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Camp Opening Statement: Hearing on FY2013 Budget with Treasury Secretary Timothy Geithner

February 15, 2012 — Opening Statements   

Good Morning.  I want to thank everyone for being here this morning, especially our honored guest, Treasury Secretary Timothy Geithner.  Before we get started with our discussion of the Fiscal Year 2013 Budget, I’d like to take a moment to recognize Reginald B. Greene, or as he has been known to all of us who enter this room, Reggie.  

Today marks Reggie’s 30th year with this Committee.  In those thirty years, Reggie has guided many Members, myself included, in the ways of this Committee.  His subtle manner but strong direction has kept this committee running like a finely tuned machine.  Reggie’s professionalism and demeanor have been a hallmark of his service and he is appreciated by all who serve on this Committee.  So Reggie, thank you for your continued dedication to this Committee, the House, and the Nation.

Again, welcome Secretary Geithner, it is good to see you and to have you here before the Committee.  I look forward to your testimony today.

Since our first hearing of the 112th Congress, the Ways and Means Committee has spent countless hours focused on comprehensive tax reform that will strengthen our economy and get Americans working again.  I am proud of the progress that we have made so far but realize there is still much more work to be done.  

In our hearings focused on tax reform, there has been one common theme from our witnesses: enthusiastic support for making the tax code simpler and fairer so that we can transform the tax code from one that hinders, to one that helps spur a climate for job creation and economic growth.  

Unfortunately, much of what we heard from the President in his State of the Union address and what we see here in the budget points to just the opposite.  Instead of focusing on tax reform that can create jobs, the budget is replete with proposals that will take more money away from employers, investors and savers.  All told, there are nearly $2 trillion in tax increases, many of which have appeared year in and year out, despite the bipartisan and bicameral rejection of those policies.

Those tax increases include pushing the top tax rates close to 45 percent.  I understand the President’s claim that everyone must pay their fair share, but what I don’t understand is how raising taxes on investors and small businesses accomplishes that objective; and, I certainly don’t understand how that is supposed to help get Americans back to work.  

Mr. Secretary, you know the facts: the bottom half of earners in this country pay no federal income taxes.  Meanwhile, the top 10 percent of earners pay 70 percent of all federal income taxes, which includes many small businesses that are critical to job creation.  And, now you want people to pay more – taking as much as 45 percent of everything they earn?  It seems to me that in America, no matter how much money you make, the federal government should not be able to take nearly half of your income, especially not on top of all the other local, state and gas taxes you pay.

I would also note that this budget more than triples the tax on dividends.  This massive increase in the top tax rate on dividends marks a significant departure from prior budgets, when the President had proposed to raise the dividend rate “only” to 20 percent.   It is also worth noting that because dividends are paid out of income that has already been taxed at the corporate level and then are taxed again in the shareholder’s hands, this proposal would push the total federal tax rate on dividends to 64%.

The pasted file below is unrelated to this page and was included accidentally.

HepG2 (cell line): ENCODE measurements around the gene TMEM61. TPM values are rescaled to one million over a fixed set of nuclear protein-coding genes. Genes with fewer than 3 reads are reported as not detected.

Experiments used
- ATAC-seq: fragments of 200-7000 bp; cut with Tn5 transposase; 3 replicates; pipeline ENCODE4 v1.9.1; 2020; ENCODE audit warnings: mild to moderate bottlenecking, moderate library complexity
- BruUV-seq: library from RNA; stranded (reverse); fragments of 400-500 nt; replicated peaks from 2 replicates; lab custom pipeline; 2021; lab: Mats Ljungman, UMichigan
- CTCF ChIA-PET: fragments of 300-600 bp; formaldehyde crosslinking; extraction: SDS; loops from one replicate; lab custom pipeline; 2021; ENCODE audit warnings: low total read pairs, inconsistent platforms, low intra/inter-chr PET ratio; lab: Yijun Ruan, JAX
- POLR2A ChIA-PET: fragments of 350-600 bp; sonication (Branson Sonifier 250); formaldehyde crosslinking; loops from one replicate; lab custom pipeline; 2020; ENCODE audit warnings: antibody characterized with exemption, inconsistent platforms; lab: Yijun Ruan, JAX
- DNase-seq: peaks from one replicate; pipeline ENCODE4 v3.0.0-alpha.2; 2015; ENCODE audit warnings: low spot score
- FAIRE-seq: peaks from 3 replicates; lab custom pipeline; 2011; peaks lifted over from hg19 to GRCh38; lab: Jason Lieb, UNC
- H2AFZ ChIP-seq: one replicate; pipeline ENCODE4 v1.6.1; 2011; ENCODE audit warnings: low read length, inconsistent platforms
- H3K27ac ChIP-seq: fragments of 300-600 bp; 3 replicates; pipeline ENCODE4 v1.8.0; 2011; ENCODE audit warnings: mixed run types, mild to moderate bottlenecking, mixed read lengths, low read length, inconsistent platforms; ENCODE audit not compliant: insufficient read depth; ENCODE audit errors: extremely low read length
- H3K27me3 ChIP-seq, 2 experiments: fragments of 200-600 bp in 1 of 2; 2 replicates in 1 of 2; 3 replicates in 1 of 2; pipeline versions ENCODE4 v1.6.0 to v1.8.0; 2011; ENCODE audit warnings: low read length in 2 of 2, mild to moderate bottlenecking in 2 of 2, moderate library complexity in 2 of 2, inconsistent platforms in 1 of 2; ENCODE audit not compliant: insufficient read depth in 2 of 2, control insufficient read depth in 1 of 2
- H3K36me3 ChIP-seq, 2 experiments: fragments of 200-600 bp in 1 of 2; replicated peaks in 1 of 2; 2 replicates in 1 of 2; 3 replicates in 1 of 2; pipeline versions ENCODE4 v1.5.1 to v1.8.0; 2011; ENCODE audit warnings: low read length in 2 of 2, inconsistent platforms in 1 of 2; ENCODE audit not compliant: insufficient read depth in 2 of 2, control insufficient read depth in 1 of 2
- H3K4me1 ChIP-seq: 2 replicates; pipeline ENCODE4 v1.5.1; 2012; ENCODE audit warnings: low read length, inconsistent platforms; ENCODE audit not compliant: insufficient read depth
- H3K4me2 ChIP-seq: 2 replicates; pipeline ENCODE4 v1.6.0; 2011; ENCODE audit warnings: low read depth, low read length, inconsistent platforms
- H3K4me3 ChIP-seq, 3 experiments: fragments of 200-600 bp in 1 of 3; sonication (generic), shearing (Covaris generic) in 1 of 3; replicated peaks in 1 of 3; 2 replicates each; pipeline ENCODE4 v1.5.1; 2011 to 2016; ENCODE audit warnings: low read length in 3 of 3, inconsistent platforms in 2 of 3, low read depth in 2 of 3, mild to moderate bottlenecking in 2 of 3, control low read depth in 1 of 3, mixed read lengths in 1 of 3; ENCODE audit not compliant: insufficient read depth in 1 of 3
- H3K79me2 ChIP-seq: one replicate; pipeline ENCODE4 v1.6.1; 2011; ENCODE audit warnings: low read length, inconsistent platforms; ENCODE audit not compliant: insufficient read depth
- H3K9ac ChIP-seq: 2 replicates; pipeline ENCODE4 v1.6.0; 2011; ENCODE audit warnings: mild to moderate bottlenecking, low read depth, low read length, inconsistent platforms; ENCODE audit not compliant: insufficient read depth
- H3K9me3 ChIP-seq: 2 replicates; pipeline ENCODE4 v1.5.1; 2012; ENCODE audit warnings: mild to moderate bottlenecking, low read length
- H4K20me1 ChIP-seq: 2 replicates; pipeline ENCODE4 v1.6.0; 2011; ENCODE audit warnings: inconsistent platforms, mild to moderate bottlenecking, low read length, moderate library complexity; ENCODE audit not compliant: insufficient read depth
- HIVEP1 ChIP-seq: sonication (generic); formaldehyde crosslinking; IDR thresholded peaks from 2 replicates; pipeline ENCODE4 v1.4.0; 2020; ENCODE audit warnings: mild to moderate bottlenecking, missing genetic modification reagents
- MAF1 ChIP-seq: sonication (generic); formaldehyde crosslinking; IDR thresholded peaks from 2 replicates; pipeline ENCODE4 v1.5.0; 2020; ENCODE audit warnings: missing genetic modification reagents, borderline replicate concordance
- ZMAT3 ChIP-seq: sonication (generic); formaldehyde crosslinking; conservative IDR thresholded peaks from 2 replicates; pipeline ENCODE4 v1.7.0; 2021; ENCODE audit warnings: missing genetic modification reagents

Equally telling are the policies absent from this budget.  For the last several years, Mr. Secretary, you have appeared before this committee and we have discussed in private the possibility of some sort of comprehensive tax reform – coming out of the Treasury Department.  But as someone joked to me the other day, it looks like we will see a unicorn before we see this Administration put out a comprehensive tax reform plan.  

I understand it is an election year, and playing Washington’s age-old game of promising favors to specific industries and special interest groups is a tried and true plan.  But, Mr. Secretary, in less than two months, the United States will have the highest corporate tax rate in the industrialized world, at 39.1 percent.  This dubious distinction makes it that much more challenging to attract businesses to hire and invest here at home where we need jobs.  

Simply put, this budget, coupled with the inaction of this Administration on tax reform, has left U.S. companies and their workers at a competitive disadvantage in the global marketplace.  It is an advertising campaign that says to job creators “Don’t invest in the United States, invest somewhere else.”

Clearly, there is much work to be done on the tax reform front, but we must also focus some time during today’s discussion on our debt and deficit.  The Fiscal Year 2013 Budget is the highest budget deficit ever proposed and fails to deliver on the President’s promise to cut the deficit in half by the end of his first term.   

We have had countless commissions, committees and panels tasked with finding solutions.  I have served on some of those.  Independent economists have found that debt loads greater than 90 percent of GDP could result in the loss of up to 1 million jobs.  

Mr. Secretary, we aren’t at 90 percent, our debt is now 102 percent of GDP and this budget proposes to keep the national debt at a level that exceeds the size of the entire U.S. economy every single year into the future.  A budget that drives debt and deficits even higher will only weaken our economy and further put at risk the 13 million Americans who are currently out of work.

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